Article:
Santeria, or the religion of the orishas, is one of the results of slavery in Cuba. Although its main branch comes from the Yoruba culture of western Africa, it also contains elements from other ethnic groups that were enslaved between the 16th and 19th centuries. The Yoruba, who built a powerful African society between the 8th and 11th centuries, were taken to Cuba and northern Brazil as slaves in huge numbers. There, their religious practices survived and developed in the Brazilian Candomblé and Cuban Santeria.
During the forced mixing of various African cultures, and despite the oppressive environment of Spanish and Catholic domination and slavery, the Africans and their descendants were able to pass on their ancestral knowledge and keep their religious practices alive. They disguised their worship of their orishas with the saints and adopted elements of Catholic ceremonies. Changó was disguised as Saint Barbara, Ochún was presented as the Cuban representation of the Virgin Mary known as Caridad del Cobre and Yemayá as the Virgin of Regla.
As Cubans emigrated in the middle of the 20th century, and even more so in the 1960s after the Revolution, they took their beliefs with them. In their new communities, they captured the curiosity of new followers and new santero communities formed in Miami, New York and Puerto Rico, and, in more recent years, in Madrid, Caracas and Mexico City.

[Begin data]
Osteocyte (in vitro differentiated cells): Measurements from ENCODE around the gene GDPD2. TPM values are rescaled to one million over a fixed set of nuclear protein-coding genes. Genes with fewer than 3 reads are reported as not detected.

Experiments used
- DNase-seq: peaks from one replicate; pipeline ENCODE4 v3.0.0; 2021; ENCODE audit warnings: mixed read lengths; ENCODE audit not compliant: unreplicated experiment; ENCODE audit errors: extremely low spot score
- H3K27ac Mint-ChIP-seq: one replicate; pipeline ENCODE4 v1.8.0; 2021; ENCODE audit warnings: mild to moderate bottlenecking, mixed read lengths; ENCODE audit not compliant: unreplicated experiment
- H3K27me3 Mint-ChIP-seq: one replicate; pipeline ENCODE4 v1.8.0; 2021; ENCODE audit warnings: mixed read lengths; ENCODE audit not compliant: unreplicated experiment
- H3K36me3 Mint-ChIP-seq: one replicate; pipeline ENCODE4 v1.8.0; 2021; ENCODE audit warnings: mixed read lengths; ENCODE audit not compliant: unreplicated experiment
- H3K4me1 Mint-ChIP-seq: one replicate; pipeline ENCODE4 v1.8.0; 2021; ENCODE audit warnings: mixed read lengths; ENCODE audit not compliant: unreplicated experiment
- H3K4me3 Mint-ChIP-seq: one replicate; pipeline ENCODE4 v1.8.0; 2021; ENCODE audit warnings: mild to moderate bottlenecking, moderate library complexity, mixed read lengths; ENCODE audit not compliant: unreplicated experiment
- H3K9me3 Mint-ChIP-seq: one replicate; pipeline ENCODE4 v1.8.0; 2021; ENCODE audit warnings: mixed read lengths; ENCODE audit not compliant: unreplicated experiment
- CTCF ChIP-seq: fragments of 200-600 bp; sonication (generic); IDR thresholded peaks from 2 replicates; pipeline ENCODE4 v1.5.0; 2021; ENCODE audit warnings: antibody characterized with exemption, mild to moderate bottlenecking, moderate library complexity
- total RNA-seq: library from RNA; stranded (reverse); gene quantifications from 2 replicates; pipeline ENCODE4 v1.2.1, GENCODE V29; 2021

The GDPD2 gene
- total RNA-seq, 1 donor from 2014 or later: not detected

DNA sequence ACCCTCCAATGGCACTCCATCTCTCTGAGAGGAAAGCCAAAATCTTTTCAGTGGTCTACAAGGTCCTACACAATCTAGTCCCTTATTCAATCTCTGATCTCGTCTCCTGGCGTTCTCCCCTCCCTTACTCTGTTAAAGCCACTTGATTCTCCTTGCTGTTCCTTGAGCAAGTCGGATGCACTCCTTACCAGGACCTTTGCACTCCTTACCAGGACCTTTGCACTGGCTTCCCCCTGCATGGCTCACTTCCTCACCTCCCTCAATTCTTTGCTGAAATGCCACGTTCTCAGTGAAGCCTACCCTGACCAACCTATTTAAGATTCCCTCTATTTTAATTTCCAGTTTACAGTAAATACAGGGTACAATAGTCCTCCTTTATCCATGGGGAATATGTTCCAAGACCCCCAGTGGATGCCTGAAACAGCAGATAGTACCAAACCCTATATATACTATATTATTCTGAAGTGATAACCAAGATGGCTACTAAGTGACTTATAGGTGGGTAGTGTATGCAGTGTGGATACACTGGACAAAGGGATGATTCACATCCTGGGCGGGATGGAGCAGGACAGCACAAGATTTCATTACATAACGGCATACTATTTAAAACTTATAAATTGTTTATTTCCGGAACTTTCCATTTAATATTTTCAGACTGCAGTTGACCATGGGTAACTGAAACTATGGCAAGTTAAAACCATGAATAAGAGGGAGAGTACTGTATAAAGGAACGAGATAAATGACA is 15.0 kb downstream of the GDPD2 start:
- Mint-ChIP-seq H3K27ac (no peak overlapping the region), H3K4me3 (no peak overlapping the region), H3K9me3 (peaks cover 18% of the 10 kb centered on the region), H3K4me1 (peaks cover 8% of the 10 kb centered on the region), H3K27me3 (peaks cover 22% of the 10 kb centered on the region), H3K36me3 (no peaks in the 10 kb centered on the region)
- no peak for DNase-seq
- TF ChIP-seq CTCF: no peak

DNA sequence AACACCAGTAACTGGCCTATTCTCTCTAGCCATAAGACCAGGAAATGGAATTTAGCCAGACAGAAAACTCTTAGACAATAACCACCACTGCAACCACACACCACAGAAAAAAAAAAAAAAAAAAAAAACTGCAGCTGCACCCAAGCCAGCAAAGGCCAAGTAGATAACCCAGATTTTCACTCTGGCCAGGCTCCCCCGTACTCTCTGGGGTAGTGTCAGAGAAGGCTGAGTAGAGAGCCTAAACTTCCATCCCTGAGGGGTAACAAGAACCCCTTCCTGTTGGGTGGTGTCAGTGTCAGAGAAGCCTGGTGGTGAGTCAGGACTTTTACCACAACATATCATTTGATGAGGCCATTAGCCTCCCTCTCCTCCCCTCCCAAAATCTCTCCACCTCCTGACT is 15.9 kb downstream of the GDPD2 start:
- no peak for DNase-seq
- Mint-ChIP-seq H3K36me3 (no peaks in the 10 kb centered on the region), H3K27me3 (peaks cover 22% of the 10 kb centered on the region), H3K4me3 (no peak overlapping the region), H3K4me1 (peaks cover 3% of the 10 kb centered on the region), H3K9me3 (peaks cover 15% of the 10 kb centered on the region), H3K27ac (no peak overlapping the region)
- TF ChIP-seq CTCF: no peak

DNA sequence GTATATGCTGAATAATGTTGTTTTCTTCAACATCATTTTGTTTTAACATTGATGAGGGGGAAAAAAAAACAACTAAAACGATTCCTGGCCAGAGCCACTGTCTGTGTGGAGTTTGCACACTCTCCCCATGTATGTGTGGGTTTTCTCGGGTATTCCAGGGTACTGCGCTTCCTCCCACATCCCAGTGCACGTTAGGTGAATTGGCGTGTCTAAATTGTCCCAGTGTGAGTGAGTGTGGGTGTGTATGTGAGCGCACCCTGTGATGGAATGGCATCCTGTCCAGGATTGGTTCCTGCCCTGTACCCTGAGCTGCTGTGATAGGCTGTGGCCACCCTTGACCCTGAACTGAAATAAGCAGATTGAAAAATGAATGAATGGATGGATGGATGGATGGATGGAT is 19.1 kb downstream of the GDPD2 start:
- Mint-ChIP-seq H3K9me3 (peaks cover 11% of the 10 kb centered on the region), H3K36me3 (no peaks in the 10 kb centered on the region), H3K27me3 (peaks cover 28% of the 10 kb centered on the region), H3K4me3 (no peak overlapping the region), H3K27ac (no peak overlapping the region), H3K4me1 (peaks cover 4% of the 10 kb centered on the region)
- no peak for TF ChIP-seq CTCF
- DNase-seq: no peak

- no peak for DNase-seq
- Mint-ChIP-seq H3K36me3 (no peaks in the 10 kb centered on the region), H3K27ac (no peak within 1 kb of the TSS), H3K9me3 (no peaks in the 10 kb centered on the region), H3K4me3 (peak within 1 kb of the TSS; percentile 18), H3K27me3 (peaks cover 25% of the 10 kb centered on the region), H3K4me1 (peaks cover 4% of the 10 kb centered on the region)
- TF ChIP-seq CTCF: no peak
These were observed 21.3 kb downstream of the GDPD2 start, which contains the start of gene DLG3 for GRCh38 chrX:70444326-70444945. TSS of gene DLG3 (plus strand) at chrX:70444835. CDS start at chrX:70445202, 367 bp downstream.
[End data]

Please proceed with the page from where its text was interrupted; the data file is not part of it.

As it developed in Cuba, the religion is divided into two branches: the Regla de Ocha —or the worship of the saints — and the Regla de Ifá — which is the worship of the orishas through communication with Orúnmila. Followers believe in an all-powerful force that created the universe and is known as Olodumare, whose power is dispersed throughout creation.
The orishas represent the forces of nature and are associated with human values and concepts. So Changó is linked with fire, eroticism and art. Ochún symbolizes water, rivers, femininity and abundance. Yemayá represents the immense power of the seas and oceans, motherly love, and trade. Orúnmila, meanwhile, is witness to creation of the spirit of every person and thus knows the future of all human beings.
There are various levels of practicing the religion. In the beginning, the aleyo, or uninitiated person, visits the babalawo, the priest for Orúnmila, or the santero for a consultation. Both have their own systems for telling the future. The santero communicates with the orisha using shells. Depending on how the shells fall, they determine which oracle the person must consult. The babalawo does the consultation with an ópele, a chain with eight concave discs. The positions of these discs identify one of the 256 oldun that hold the wisdom of the Ifá. The consultation warns of dangers or setbacks or, on the other hand, of the approach of good fortune or opportunities. The consultation should help the person advance both materially and spiritually.
Author: Pablo Samuel Torres
Published: May 31, 2012.
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